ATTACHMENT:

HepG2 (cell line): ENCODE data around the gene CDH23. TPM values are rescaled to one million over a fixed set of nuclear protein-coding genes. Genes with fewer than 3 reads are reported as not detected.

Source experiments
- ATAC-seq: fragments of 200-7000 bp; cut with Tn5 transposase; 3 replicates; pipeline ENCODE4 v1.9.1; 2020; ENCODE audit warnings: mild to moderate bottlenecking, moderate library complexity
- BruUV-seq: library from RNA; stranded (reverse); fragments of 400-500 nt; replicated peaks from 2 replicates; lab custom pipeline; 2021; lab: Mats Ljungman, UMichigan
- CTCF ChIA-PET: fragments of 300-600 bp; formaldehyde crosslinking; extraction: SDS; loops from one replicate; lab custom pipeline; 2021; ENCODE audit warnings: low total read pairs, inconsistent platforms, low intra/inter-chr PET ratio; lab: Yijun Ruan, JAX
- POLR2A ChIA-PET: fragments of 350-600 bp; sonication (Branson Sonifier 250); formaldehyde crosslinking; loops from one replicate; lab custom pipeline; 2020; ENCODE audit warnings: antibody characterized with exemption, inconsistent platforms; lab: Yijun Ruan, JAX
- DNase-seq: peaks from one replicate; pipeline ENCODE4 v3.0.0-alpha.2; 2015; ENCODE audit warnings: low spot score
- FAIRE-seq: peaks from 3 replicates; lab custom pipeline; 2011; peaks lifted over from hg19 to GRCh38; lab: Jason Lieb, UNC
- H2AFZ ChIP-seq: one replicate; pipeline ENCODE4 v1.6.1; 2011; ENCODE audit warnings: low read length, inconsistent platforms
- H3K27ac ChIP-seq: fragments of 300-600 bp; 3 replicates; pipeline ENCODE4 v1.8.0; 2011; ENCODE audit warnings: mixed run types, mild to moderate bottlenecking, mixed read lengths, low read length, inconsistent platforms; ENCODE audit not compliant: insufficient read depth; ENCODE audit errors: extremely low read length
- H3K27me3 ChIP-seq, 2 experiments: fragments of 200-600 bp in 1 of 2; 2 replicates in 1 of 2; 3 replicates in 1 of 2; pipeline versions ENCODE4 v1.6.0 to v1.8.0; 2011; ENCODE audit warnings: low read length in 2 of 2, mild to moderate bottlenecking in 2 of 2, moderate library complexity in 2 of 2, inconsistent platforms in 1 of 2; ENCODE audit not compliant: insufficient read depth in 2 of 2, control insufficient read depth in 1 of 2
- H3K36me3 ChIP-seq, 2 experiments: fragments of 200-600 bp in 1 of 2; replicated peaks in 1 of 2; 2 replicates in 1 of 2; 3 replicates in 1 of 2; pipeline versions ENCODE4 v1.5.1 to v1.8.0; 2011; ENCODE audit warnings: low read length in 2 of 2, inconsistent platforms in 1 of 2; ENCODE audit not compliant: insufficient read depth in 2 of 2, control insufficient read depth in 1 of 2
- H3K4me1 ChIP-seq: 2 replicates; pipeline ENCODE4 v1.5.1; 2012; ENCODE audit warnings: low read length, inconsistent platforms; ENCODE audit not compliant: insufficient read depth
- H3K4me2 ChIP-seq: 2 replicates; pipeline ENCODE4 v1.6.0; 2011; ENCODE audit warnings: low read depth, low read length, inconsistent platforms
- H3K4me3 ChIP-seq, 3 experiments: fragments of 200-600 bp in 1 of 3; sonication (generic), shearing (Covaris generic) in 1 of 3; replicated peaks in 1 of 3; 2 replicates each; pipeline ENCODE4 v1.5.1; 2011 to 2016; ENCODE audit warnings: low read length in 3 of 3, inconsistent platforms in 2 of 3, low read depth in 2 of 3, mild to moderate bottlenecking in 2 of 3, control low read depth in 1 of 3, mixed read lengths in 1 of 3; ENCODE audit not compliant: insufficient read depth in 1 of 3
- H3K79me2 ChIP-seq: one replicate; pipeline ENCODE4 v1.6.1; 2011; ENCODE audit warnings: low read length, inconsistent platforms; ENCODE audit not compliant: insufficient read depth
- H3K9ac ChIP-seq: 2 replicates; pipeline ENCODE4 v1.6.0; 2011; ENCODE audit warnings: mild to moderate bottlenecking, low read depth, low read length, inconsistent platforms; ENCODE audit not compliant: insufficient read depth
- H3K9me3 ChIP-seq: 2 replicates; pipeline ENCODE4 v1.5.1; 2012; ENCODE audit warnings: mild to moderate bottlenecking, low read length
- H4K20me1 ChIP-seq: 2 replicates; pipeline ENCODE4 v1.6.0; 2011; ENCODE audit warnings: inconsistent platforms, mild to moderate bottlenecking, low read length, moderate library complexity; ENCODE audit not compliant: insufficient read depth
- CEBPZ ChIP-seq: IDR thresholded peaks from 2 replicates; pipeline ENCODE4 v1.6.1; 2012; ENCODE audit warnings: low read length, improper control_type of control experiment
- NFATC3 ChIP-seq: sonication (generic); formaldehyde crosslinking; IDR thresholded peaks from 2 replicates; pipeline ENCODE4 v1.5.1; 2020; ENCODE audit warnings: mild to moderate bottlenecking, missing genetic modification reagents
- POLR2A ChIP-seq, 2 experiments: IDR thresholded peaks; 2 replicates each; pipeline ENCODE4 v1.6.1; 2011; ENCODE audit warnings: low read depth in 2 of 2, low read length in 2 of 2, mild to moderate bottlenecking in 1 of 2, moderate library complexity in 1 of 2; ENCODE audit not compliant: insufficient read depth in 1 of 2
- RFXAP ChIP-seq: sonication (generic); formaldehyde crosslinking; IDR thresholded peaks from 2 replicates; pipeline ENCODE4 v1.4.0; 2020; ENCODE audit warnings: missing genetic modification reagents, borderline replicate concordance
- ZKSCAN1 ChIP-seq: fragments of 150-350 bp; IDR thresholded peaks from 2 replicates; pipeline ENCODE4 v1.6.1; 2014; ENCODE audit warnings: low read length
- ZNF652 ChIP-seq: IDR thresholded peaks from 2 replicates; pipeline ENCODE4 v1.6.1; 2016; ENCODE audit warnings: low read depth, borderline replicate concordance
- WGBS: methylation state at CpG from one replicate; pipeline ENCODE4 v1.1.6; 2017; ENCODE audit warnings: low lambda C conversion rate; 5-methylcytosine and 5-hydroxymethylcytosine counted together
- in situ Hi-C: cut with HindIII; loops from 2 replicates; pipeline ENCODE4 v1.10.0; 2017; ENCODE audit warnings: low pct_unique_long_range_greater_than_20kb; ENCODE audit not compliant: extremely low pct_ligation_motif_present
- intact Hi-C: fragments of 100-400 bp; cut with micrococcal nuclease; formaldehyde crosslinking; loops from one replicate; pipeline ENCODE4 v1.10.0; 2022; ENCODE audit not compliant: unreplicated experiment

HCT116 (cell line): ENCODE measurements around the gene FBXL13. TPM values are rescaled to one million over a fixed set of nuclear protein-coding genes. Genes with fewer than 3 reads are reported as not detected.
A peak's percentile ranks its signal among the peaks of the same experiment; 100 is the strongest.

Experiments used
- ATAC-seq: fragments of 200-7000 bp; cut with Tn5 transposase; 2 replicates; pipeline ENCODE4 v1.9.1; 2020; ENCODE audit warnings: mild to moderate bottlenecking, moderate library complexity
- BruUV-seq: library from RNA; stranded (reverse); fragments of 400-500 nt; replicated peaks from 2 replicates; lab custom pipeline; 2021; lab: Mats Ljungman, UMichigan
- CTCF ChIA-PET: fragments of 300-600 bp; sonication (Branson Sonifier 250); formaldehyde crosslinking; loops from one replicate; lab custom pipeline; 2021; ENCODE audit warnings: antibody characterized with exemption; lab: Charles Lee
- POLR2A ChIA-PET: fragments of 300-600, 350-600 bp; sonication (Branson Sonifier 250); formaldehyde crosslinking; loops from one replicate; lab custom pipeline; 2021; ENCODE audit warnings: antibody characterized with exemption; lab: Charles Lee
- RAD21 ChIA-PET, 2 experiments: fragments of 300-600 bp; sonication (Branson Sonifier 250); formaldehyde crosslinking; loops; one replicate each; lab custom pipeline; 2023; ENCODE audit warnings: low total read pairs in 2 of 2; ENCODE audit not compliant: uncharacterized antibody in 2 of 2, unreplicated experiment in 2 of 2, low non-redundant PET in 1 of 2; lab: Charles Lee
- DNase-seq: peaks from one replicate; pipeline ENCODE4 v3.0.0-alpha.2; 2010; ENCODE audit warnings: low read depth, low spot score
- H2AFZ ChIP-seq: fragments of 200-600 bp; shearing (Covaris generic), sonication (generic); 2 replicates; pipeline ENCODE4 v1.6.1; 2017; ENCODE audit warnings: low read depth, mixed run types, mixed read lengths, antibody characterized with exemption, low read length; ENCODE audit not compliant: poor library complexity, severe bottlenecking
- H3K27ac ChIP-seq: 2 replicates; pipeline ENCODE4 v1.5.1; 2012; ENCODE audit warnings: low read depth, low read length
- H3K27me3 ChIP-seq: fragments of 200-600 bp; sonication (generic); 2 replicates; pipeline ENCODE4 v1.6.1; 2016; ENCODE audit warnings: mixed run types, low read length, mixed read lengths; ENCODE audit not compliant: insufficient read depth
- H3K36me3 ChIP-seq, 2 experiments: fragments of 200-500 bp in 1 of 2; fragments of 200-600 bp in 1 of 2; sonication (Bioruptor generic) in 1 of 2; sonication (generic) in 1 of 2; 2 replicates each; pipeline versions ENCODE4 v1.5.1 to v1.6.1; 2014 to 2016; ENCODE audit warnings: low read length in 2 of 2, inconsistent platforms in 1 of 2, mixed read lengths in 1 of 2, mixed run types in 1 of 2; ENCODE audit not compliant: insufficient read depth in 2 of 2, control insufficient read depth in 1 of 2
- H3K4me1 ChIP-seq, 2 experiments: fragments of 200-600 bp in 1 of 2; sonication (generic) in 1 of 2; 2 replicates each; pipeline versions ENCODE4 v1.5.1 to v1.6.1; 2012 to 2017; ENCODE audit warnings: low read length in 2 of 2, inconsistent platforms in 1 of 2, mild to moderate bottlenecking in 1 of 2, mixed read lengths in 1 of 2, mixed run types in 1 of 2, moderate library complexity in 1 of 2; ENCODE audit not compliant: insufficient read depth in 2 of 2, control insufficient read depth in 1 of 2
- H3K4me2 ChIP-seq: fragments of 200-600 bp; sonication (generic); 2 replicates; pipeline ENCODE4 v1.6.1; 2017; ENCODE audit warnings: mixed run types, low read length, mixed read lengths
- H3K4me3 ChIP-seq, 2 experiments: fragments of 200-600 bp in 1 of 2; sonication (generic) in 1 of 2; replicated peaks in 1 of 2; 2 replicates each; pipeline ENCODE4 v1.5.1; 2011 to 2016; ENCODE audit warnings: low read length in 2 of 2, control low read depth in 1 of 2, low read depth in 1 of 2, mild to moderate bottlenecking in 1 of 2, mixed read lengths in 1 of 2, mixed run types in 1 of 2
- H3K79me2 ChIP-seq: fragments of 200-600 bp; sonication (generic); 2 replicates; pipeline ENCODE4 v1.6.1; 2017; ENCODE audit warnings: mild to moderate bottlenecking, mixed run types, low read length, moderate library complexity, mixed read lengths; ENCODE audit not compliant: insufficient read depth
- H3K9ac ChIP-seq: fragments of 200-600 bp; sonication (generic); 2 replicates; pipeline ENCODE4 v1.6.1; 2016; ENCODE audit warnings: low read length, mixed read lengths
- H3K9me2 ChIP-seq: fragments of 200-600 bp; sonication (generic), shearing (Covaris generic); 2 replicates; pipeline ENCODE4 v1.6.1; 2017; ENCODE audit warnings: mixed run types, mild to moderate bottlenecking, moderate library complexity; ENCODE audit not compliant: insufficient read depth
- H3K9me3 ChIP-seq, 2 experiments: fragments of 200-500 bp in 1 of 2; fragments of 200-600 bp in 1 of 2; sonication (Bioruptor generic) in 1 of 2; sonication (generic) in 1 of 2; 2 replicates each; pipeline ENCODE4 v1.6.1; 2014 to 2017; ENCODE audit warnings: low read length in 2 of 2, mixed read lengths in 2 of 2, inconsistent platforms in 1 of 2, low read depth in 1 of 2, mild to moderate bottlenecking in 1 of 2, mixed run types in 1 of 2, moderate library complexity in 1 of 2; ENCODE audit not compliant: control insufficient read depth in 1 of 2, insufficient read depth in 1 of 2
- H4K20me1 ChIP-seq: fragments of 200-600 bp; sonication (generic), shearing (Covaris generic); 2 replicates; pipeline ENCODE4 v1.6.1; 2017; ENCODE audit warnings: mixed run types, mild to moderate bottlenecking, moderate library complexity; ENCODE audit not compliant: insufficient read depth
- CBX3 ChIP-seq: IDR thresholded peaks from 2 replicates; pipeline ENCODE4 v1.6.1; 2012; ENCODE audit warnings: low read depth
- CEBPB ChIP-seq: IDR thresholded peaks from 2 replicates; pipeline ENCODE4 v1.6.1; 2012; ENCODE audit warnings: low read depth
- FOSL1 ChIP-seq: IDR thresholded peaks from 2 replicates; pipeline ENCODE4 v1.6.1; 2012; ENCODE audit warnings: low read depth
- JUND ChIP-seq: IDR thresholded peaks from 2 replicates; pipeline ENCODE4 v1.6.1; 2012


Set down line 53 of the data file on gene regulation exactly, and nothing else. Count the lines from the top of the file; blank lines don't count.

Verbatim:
- JUND ChIP-seq: IDR thresholded peaks from 2 replicates; pipeline ENCODE4 v1.6.1; 2012